Ricoeur’s phrase, [“hermeneutics of suspicion,”] moreover, has the singular advantage of allowing us to by-pass the exceptionalist tendencies of critique: its presumption that whatever is not critique can only be assigned to the ignominious state of the uncritical. As a less prejudicial term, it opens up a larger history of suspicious reading, including traditions of religious questioning and self-scrutiny that bear on current forms of interpretation, but that are occluded by the aggressively secular connotations of critique (Hunter). In this context, Ricoeur’s own account needs to be supplemented and modified to acknowledge this larger cultural history; the hermeneutics of suspicion is not just the brain-child of a few exceptional thinkers, as his argument implies, but a widespread practice of interpretation embedded in more mundane, diffuse and variegated forms of life (Felski 220).

Finally, the idea of a suspicious hermeneutics does not invalidate or rule out other interpretative possibilities—ranging from Ricoeur’s own notion of a hermeneutics of trust to more recent coinages such as Sedgwick’s “restorative reading,” Sharon Marcus’s “just reading” or Timothy Bewes’s “generous reading.” Literary studies in France, for example, is currently experiencing a new surge of interest in hermeneutics (redefined as a practice of reinvention rather than exhumation) as well as a reinvigorated phenomenology of reading that elucidates, in rich and fascinating detail, its immersive and affective dimensions (see Citton; Macé). This growing interest in the ethos, aesthetics, and ethics of reading is long overdue. Such an orientation by no means rules out attention to the sociopolitical resonances of texts and their interpretations. It is, however, no longer willing to subordinate such attention to the seductive but sterile dichotomy of the critical versus the uncritical.

—Rita Felski, Critique and the Hermeneutics of Suspicion.

A Message Without Code

Thus can be seen the special status of the photographic image: it is a message without a code; from which proposition an important corollary must immediately be drawn: the photographic message is a continuous message. Are there other messages without a code? At first sight, yes: precisely the whole range of analogical reproductions of reality—drawings, paintings, cinema, theatre. In fact, however, each of those messages develops in an immediate and obvious way a supplementary message, in addition to the analogical content itself (scene, object, landscape), which is what is commonly called the style of the reproduction; second meaning, whose signifier is a certain ‘treatment’ of the image (result of the action of the creator) and whose signified, whether aesthetic or ideological, refers to a certain ‘culture’ of the society receiving the message. In short, all these ‘imitative’ arts comprise two messages: a denoted message, which is the analogon itself, and a connoted message, which is the manner in which the society to a certain extent communicates what it thinks of it. This duality of messages is evident in all reproductions other than photographic ones: there is no drawing, no matter how exact, whose very exactitude is not turned into a style.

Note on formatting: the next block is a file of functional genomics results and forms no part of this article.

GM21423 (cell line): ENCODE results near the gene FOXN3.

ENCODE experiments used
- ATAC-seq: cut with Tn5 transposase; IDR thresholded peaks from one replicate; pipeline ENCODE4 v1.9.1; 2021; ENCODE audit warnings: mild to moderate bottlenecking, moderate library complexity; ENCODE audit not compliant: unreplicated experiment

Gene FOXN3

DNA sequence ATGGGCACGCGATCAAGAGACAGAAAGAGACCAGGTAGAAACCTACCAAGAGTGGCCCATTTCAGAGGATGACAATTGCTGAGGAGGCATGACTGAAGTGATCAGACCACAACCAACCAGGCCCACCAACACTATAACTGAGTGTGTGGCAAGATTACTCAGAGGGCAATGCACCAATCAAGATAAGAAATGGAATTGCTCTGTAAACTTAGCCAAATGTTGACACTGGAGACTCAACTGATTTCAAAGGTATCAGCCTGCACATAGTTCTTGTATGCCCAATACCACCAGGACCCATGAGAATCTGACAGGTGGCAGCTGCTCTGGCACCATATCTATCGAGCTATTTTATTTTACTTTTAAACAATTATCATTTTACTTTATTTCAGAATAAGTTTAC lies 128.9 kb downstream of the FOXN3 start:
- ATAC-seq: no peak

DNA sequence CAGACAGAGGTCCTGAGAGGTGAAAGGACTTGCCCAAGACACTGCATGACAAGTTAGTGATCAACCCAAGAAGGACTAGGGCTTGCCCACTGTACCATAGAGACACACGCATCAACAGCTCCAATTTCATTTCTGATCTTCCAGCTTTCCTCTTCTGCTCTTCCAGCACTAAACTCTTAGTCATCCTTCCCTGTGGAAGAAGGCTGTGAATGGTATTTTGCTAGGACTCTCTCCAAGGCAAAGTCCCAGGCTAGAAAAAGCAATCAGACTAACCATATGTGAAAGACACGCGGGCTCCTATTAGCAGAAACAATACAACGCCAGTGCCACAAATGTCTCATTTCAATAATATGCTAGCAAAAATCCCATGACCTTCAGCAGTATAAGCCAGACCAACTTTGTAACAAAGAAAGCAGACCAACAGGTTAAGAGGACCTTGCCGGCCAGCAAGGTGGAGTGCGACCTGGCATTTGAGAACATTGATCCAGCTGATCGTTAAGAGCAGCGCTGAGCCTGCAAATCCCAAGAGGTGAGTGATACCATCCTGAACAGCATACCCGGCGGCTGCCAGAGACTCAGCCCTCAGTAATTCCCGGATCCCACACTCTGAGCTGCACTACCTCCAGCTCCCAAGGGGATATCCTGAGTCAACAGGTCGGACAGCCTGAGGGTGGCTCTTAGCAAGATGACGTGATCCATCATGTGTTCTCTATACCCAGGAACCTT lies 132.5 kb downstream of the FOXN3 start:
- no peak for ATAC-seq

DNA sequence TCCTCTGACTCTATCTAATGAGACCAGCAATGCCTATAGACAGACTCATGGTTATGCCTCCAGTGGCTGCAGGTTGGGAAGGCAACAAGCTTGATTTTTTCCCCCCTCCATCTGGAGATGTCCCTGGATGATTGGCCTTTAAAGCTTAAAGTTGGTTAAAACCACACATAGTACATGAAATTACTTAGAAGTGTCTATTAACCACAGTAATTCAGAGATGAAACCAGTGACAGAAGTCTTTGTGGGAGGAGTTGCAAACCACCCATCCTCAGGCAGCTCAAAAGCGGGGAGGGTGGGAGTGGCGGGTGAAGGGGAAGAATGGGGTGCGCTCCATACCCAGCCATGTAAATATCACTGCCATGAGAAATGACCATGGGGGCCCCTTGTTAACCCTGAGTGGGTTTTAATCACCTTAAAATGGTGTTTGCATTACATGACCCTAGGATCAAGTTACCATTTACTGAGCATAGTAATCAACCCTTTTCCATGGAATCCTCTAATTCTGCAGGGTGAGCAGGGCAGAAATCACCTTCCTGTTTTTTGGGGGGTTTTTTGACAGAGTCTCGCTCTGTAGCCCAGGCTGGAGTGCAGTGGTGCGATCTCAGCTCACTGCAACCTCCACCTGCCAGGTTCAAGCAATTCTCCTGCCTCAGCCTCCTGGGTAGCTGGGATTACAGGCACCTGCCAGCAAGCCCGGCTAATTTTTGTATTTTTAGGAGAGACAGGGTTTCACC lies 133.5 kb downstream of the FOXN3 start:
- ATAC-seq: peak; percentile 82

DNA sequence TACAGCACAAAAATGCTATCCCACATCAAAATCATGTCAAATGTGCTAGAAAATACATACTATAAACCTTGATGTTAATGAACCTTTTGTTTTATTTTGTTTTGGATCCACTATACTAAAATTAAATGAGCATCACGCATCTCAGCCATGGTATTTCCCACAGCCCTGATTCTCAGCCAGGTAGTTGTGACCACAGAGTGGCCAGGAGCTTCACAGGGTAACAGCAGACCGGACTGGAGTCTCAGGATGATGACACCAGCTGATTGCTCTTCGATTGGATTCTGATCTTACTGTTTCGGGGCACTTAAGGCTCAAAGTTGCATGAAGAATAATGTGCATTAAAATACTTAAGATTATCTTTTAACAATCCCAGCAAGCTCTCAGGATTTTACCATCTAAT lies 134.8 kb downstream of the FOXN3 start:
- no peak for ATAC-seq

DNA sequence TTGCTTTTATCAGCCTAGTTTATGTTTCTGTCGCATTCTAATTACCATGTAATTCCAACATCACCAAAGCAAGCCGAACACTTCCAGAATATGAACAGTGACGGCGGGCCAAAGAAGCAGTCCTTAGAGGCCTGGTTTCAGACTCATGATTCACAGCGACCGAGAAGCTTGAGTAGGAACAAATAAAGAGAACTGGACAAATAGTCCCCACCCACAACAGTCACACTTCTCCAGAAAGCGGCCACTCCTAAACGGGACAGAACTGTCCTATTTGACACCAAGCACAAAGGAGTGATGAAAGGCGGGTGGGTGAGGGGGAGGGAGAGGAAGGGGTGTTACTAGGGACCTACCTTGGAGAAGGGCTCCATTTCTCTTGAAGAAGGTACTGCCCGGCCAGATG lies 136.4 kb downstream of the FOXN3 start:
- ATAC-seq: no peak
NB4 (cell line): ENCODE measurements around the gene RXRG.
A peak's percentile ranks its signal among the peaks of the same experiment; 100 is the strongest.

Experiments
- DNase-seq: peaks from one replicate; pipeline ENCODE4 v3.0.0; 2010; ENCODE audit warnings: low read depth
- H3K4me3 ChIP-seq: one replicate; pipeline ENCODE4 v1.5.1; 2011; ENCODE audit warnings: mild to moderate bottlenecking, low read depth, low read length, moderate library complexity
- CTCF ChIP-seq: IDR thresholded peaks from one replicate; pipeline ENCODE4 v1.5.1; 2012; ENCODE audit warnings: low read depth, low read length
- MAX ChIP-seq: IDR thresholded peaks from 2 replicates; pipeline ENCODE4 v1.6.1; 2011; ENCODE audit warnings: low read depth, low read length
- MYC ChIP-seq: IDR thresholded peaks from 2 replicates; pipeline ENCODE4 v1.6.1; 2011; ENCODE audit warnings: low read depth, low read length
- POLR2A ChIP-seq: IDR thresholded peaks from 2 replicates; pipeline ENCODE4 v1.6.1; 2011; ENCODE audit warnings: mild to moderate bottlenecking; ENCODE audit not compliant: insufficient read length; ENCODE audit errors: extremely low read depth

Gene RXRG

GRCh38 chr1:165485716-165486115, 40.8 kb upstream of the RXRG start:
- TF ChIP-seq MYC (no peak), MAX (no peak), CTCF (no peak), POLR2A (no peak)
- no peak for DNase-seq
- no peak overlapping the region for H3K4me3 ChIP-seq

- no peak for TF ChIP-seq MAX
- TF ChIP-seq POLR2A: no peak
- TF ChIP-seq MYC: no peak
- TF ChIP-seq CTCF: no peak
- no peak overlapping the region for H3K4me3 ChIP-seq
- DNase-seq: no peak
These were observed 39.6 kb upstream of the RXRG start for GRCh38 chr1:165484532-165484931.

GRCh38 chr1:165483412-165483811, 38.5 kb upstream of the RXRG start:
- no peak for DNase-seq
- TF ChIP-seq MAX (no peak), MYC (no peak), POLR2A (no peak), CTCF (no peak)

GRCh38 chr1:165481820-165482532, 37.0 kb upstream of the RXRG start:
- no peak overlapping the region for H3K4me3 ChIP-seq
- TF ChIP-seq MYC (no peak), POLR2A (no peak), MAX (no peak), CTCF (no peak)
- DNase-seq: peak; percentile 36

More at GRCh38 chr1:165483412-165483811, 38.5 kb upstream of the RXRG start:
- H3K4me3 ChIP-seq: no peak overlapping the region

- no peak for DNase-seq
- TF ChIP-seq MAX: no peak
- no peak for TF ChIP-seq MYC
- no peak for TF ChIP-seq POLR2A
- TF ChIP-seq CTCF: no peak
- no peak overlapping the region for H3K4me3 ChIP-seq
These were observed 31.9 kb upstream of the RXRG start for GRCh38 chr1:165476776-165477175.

—Roland Barthes, Image-Music-Text

Oblivion Hidden from Our Eyes

Now the memories of love are no exception to the general laws of memory, which in turn are governed by the still more general laws of Habit. And as Habit weakens everything, what best reminds us of a person is precisely what we had forgotten (because it was of no importance, and we therefore left it in full possession of its strength). That is why the better part of our memories exists outside us, in a blatter of rain, in the smell of an unaired room or of the first crackling brushwood fire in a cold grate: wherever, in short, we happen upon what our mind, having no use for it, had rejected, the last treasure that the past has in store, the richest, that which, when all our flow of tears seems to have dried at the source, can make us weep again. Outside us? Within us, rather, but hidden from our eyes in an oblivion more or less prolonged. It is thanks to this oblivion alone that we can from time to time recover the person that we were, place ourselves in relation to things as he was placed, suffer anew because we are no longer ourselves but he, and because he loved what now leaves us indifferent.

[…]

I believed that I hankered after Balbec just as much as the doctor who was treating me and who said to me on the morning of our departure, surprised to see me looking so unhappy: “I don’t mind telling you that if I could only manage a week to go down and get a blow by the sea, I shouldn’t have to be asked twice. You’ll be having races, regattas, it will be delightful.” But I had already learned the lesson—long before I was taken to see Berma—that, whatever it might be that I loved, it would never be attained, save at the end of a long and painful pursuit, in the course of which I should have first to sacrifice my pleasure to that paramount good instead of seeking it therein.

—Marcel Proust, In the Shadow of Young Girls in Flower